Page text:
Our ongoing series, “America the Beautiful,” celebrates 100 years of the National Park Service. In this installment, we take you to the Everglades. The Southern Florida swamp is the largest subtropical wilderness in the United States. CBS News correspondent Jeff Glor visited the national park to learn about a moment that almost destroyed the natural wonder, how it survived and the threats to its future.
Florida would look a lot different if this never happened. It was a timeless bond over an ancient place, and it proved that a couple committed souls could change the course of history, reports CBS News correspondent Jeff Glor.
“Do people worry about the gators and the snakes?” Glor asked.
“Well, they do for a while,” photographer Clyde Butcher said.
Butcher’s stark prints of American landscapes have made him famous. On a swamp in the Everglades, Butcher showed us why this part of Florida – the largest subtropical wilderness in the United States, a river of grass, full of sun and cypress – is so special.
“It’s a living, breathing organism. This is primeval,” Butcher said. “You get out and this – you lose all touch of reality. That is reality out there. There’s no road. There’s no trails. You just go.”
But this almost wasn’t so. In the mid-1960s, plans were aggressively underway to build the world’s largest airport in South Central Florida – a complex that would have been five times as big as the one in Miami.
One runway was already built, until Joe Browder got involved.
“If they can just drag this thing out for a while, then eventually, they’ll get everything they want out there anyway,” Browder said.
Browder, a former local TV reporter in Miami, hooked up with Nathaniel Reed, a powerful environmental voice in Florida politics.
“You had a chemistry that said, ‘We need to save this area,’” Glor said.
“It’s vital. This is the beginning of the end. If this goes forward… kiss the Keys goodbye, kiss Florida Bay goodbye,” Reed said. “Kiss South Florida goodbye.”
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Browder talked about the challenges he and Reed faced during a 2008 interview.
“These were people with not a lot of money who invested in a few hundred acres here or a few thousand acres there. They had enormous visions of wealth pouring into their land if it could only be drained,” Browder said.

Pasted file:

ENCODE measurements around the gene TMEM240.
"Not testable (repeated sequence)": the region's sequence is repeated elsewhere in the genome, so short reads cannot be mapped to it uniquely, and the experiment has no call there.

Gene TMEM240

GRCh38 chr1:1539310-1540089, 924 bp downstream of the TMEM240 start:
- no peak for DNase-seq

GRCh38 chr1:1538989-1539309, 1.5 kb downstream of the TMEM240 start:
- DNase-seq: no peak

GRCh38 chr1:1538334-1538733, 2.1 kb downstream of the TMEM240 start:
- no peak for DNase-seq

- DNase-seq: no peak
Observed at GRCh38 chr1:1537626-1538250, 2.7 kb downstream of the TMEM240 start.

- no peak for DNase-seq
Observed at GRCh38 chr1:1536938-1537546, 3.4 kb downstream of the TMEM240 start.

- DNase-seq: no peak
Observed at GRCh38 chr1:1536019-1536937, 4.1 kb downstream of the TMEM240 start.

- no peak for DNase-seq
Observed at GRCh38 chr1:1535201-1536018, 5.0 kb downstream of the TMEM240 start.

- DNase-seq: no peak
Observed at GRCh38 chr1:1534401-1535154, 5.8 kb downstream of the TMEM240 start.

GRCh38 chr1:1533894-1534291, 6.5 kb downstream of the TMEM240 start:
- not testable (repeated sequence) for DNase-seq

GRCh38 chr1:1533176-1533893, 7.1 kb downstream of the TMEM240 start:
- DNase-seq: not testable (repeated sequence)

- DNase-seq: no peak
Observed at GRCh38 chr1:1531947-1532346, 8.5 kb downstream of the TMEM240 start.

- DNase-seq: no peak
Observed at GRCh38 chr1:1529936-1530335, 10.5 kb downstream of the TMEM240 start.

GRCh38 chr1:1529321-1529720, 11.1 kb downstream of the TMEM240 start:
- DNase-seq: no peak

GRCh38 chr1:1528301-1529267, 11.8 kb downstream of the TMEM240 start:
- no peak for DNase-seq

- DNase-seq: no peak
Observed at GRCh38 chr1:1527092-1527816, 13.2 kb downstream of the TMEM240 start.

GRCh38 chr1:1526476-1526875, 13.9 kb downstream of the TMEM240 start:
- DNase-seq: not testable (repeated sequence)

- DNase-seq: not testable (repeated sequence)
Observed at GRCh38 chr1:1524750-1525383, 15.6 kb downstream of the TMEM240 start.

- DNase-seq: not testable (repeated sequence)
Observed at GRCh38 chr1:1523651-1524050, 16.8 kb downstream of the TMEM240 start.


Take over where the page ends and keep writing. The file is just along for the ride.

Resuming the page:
Despite a murderous bounty being put on both of their heads, Browder and Reed took the fight all the way to President Nixon’s Oval Office. It was a time, Reed said, when politicians on both sides of the aisle were looking to earn their “green spurs.”
Nixon cancelled the massive jetport project, and its lone runway was limited to training flights.
This September, nearly 50 years after that fight, Browder died after a sudden illness. Last month, we met up with his wife, Louise, on her first trip back since her husband’s passing. It was her first time seeing Nathaniel Reed in years.
“What is it like for you to be here now again?” Glor asked.
“Oh well, it’s beautiful. I feel him everywhere,” said Louise Dunlap, who is an environmentalist.
“Everybody that I’ve talked to says if Joe Browder weren’t around, South Florida would look completely different,” Glor said.
“It would. He understood the human ecosystem of coalition building the way he understood ecosystems of big cypress in the Everglades,” Dunlap said. “He understood the different roles everybody could play.”
Wading through the Everglades with Clyde Butcher, Glor began to ask, “If Nat and Joe hadn’t been around, what would this...”
“We’d probably be in Walmart right now. Imagine this being Walmart? Gosh darn,” Butcher said.
But the fight to save the Everglades didn’t end with the fight over the jetport. Decades of new damage has slowed the natural flow of water from north to south. In 2000, the U.S. Senate – by a vote of 85-1 – passed $7.8 billion to restore the Everglades for the next century. But the status of that project remains murky.
Butcher is pessimistic. He thinks the Everglades could be gone in 50 years. But Nat Reed remains hopeful.
“You’re in the middle of a totally unique ecosystem that is not found anywhere else on Earth. It’s been butchered, it’s been drained it’s been diked in, it’s been polluted, and it’s still alive,” Reed said. “And we have every opportunity in your lifetime, not mine, but in your lifetime of seeing a highly functioning Everglades system. If the American people say they want it, it’s all doable.”
“Just takes willpower,” Glor said.
“It takes willpower and commitment,” Reed said.
Reversing the existing damage in the Everglades will take time and money – by one estimate, about $3 billion and at least 15 years.